Advances in artificial intelligence are digging more deeply into what shoppers really think, reports Evelyn M. Rusli in The Wall Street Journal ( 4/15/14). A software program called Luminoso helped Scotts Miracle-Gro divine that customers were cancelling "its lawn-fertilizing service" because they were unhappy with its customer service. Thing was, customers didn’t come right out and say that bad customer service was the issue; Luminoso picked up on it by associating "seemingly unrelated phrases like ‘listen’ and ‘not responsive’."
"It digs a little deeper into what consumers are actually saying," says David Erdman of Scotts Miracle-Gro, whose insights were pulled from a customer survey. The Luminoso software, developed at MIT’s Media Lab, "draws from a large database of common knowledge and relationships … to understand how words and phrases relate to each other." Meanwhile, another software program, via Kanjoya Inc., "is able to identify 100-plus emotions, including depression and excitement."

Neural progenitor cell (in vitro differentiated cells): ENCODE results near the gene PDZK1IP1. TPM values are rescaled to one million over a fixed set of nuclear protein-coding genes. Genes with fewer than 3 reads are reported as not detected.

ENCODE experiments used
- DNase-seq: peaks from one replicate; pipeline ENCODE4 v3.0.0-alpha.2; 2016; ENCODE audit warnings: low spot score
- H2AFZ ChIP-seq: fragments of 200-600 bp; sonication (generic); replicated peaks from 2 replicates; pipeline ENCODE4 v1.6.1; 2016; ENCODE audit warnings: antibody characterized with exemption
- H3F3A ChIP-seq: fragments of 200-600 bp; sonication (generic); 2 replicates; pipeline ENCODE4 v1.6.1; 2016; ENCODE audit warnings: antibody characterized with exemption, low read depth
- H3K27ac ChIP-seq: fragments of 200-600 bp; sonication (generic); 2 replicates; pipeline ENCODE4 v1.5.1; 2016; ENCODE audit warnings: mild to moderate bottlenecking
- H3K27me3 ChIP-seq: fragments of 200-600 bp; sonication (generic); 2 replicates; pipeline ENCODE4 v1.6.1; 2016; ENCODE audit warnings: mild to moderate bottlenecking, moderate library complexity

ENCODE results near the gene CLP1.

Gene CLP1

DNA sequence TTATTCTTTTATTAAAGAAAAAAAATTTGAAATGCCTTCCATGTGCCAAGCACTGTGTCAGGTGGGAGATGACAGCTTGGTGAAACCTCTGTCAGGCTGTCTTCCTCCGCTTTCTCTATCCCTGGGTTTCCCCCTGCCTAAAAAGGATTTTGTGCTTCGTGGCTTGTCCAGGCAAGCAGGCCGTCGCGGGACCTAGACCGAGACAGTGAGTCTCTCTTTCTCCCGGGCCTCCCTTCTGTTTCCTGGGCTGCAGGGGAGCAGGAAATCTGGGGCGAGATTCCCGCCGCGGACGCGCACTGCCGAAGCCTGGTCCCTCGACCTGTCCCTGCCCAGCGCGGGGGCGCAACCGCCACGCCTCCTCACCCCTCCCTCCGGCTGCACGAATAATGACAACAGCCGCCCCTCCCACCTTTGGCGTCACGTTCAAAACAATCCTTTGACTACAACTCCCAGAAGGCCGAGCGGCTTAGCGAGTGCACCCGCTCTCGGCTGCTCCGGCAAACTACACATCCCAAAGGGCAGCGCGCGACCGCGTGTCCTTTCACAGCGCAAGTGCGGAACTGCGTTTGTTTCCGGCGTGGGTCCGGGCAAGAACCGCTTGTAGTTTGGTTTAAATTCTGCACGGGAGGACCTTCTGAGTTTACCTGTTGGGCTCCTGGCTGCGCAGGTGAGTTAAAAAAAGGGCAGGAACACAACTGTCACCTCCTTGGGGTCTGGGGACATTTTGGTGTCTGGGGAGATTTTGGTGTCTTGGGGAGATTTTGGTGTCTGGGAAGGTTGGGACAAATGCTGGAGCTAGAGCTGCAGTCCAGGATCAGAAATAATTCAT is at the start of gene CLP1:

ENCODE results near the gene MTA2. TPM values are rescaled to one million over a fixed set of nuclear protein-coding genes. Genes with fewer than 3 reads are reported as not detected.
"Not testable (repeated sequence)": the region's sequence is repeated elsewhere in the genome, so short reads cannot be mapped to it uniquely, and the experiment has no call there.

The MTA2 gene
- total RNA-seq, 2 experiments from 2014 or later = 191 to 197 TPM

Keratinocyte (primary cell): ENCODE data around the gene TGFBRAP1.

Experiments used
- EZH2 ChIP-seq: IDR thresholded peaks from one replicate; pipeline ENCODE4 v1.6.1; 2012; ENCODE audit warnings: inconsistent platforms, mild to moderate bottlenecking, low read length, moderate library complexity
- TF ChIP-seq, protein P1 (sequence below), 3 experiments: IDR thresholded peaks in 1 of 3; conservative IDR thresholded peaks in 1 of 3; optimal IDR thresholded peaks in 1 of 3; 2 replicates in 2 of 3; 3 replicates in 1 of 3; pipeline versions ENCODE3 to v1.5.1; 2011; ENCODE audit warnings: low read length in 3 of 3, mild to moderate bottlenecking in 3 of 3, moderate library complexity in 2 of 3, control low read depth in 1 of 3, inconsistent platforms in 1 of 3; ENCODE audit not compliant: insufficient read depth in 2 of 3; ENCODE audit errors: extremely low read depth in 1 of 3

Such software is not without its quirks: "Luminoso struggles with sarcastic statements, for example," and has been known to confuse Apple the company with apple the fruit. It may indeed be a while before most brands are comfortable with the technology. "When they can act on behalf of marketers during engagement, this will be the tipping point for growth and value," says Forrester analyst Michele Goetz. Luminoso CEO Catherine Havasi says the comfort level is rising, adding: "You can attack anything as a data-driven decision."